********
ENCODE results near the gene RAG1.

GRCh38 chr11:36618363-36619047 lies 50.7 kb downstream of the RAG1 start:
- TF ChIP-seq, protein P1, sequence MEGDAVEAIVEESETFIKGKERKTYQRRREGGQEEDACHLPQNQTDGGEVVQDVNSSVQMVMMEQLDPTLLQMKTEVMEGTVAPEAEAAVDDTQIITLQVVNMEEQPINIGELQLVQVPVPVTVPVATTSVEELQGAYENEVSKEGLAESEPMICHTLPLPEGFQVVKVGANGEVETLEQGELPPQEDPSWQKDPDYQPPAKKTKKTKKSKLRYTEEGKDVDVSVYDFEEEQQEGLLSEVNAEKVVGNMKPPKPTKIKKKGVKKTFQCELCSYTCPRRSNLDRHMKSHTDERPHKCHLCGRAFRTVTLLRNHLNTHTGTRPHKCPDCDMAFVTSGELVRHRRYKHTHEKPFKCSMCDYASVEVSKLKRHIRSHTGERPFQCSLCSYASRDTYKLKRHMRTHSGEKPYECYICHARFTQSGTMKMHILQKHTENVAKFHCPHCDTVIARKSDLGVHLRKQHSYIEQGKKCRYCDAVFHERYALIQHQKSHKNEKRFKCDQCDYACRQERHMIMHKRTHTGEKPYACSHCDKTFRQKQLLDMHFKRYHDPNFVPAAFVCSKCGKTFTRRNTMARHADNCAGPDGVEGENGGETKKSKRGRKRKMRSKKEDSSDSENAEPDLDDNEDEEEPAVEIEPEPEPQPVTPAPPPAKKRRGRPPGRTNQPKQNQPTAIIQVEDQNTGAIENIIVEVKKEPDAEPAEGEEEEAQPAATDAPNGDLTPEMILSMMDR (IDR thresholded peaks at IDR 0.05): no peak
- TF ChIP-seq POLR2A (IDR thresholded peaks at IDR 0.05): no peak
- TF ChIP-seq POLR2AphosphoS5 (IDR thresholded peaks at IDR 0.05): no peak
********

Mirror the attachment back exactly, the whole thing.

ENCODE results near the gene RAG1.

GRCh38 chr11:36618363-36619047 lies 50.7 kb downstream of the RAG1 start:
- TF ChIP-seq, protein P1, sequence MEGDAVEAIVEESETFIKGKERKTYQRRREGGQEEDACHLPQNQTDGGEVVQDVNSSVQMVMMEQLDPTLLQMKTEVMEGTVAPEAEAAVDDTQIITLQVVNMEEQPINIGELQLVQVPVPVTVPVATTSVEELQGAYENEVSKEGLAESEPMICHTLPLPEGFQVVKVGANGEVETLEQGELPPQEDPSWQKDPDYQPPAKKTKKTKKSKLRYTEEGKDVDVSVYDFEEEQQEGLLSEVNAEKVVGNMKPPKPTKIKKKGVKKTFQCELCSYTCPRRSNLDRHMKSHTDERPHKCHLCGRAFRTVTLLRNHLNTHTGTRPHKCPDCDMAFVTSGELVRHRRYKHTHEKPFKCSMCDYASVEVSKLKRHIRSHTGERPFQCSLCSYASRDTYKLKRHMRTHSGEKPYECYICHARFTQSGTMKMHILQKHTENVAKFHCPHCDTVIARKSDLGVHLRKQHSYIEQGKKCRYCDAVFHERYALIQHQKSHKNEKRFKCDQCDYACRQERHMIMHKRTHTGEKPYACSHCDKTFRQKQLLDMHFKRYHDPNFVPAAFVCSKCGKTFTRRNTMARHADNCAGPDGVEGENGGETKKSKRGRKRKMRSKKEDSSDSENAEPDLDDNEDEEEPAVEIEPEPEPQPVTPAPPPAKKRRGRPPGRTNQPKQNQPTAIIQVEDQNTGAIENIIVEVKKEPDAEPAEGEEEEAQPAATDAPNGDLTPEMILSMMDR (IDR thresholded peaks at IDR 0.05): no peak
- TF ChIP-seq POLR2A (IDR thresholded peaks at IDR 0.05): no peak
- TF ChIP-seq POLR2AphosphoS5 (IDR thresholded peaks at IDR 0.05): no peak